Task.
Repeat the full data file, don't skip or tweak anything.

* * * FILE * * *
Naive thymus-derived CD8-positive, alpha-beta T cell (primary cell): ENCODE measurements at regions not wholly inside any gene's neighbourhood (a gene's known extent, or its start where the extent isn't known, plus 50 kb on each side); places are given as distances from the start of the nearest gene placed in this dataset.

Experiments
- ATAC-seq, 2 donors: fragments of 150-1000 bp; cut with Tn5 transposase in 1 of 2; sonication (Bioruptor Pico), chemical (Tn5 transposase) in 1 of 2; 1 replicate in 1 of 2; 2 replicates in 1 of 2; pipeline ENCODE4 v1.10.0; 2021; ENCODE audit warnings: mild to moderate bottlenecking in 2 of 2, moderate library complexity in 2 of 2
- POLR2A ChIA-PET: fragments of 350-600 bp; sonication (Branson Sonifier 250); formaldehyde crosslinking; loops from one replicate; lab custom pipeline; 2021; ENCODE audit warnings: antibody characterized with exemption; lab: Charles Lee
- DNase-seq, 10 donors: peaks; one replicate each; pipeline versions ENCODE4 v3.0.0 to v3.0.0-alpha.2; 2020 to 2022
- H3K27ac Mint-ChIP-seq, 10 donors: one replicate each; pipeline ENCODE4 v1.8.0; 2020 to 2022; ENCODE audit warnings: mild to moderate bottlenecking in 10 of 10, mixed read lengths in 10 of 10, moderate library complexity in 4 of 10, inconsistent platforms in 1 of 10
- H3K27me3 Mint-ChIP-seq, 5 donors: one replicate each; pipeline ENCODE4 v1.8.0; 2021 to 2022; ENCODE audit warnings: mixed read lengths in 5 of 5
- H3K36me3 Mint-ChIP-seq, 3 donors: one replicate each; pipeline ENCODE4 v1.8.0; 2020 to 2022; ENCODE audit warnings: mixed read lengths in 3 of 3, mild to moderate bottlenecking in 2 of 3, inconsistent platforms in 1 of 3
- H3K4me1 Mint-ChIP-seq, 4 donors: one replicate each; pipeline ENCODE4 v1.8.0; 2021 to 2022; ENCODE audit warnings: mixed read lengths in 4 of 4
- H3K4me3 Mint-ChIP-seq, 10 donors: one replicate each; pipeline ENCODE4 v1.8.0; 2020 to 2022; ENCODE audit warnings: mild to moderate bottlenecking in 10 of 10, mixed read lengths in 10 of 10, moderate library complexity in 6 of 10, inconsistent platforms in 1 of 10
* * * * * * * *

Naive thymus-derived CD8-positive, alpha-beta T cell (primary cell): ENCODE measurements at regions not wholly inside any gene's neighbourhood (a gene's known extent, or its start where the extent isn't known, plus 50 kb on each side); places are given as distances from the start of the nearest gene placed in this dataset.

Experiments
- ATAC-seq, 2 donors: fragments of 150-1000 bp; cut with Tn5 transposase in 1 of 2; sonication (Bioruptor Pico), chemical (Tn5 transposase) in 1 of 2; 1 replicate in 1 of 2; 2 replicates in 1 of 2; pipeline ENCODE4 v1.10.0; 2021; ENCODE audit warnings: mild to moderate bottlenecking in 2 of 2, moderate library complexity in 2 of 2
- POLR2A ChIA-PET: fragments of 350-600 bp; sonication (Branson Sonifier 250); formaldehyde crosslinking; loops from one replicate; lab custom pipeline; 2021; ENCODE audit warnings: antibody characterized with exemption; lab: Charles Lee
- DNase-seq, 10 donors: peaks; one replicate each; pipeline versions ENCODE4 v3.0.0 to v3.0.0-alpha.2; 2020 to 2022
- H3K27ac Mint-ChIP-seq, 10 donors: one replicate each; pipeline ENCODE4 v1.8.0; 2020 to 2022; ENCODE audit warnings: mild to moderate bottlenecking in 10 of 10, mixed read lengths in 10 of 10, moderate library complexity in 4 of 10, inconsistent platforms in 1 of 10
- H3K27me3 Mint-ChIP-seq, 5 donors: one replicate each; pipeline ENCODE4 v1.8.0; 2021 to 2022; ENCODE audit warnings: mixed read lengths in 5 of 5
- H3K36me3 Mint-ChIP-seq, 3 donors: one replicate each; pipeline ENCODE4 v1.8.0; 2020 to 2022; ENCODE audit warnings: mixed read lengths in 3 of 3, mild to moderate bottlenecking in 2 of 3, inconsistent platforms in 1 of 3
- H3K4me1 Mint-ChIP-seq, 4 donors: one replicate each; pipeline ENCODE4 v1.8.0; 2021 to 2022; ENCODE audit warnings: mixed read lengths in 4 of 4
- H3K4me3 Mint-ChIP-seq, 10 donors: one replicate each; pipeline ENCODE4 v1.8.0; 2020 to 2022; ENCODE audit warnings: mild to moderate bottlenecking in 10 of 10, mixed read lengths in 10 of 10, moderate library complexity in 6 of 10, inconsistent platforms in 1 of 10